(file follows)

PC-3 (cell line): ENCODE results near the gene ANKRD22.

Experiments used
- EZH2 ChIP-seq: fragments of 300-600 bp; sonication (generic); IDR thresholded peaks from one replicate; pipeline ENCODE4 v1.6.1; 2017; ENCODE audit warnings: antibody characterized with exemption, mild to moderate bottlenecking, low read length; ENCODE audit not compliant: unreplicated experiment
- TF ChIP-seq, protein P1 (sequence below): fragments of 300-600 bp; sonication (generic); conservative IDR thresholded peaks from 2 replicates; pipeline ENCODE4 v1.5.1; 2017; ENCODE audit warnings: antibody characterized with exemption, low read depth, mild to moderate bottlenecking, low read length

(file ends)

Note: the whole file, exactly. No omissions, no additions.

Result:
PC-3 (cell line): ENCODE results near the gene ANKRD22.

Experiments used
- EZH2 ChIP-seq: fragments of 300-600 bp; sonication (generic); IDR thresholded peaks from one replicate; pipeline ENCODE4 v1.6.1; 2017; ENCODE audit warnings: antibody characterized with exemption, mild to moderate bottlenecking, low read length; ENCODE audit not compliant: unreplicated experiment
- TF ChIP-seq, protein P1 (sequence below): fragments of 300-600 bp; sonication (generic); conservative IDR thresholded peaks from 2 replicates; pipeline ENCODE4 v1.5.1; 2017; ENCODE audit warnings: antibody characterized with exemption, low read depth, mild to moderate bottlenecking, low read length